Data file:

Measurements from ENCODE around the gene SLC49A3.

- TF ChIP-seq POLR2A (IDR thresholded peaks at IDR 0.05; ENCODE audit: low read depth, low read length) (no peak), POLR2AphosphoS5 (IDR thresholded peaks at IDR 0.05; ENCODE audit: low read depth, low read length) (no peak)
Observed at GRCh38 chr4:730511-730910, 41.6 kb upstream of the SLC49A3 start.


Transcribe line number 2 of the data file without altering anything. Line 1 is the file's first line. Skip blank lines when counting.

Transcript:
- TF ChIP-seq POLR2A (IDR thresholded peaks at IDR 0.05; ENCODE audit: low read depth, low read length) (no peak), POLR2AphosphoS5 (IDR thresholded peaks at IDR 0.05; ENCODE audit: low read depth, low read length) (no peak)